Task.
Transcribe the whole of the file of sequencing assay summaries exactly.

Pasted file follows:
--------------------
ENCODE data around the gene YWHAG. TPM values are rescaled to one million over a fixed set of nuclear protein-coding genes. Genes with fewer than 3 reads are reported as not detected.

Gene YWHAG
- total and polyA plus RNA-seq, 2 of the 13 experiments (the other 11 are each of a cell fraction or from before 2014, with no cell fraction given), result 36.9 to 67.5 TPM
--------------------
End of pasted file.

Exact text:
ENCODE data around the gene YWHAG. TPM values are rescaled to one million over a fixed set of nuclear protein-coding genes. Genes with fewer than 3 reads are reported as not detected.

Gene YWHAG
- total and polyA plus RNA-seq, 2 of the 13 experiments (the other 11 are each of a cell fraction or from before 2014, with no cell fraction given), result 36.9 to 67.5 TPM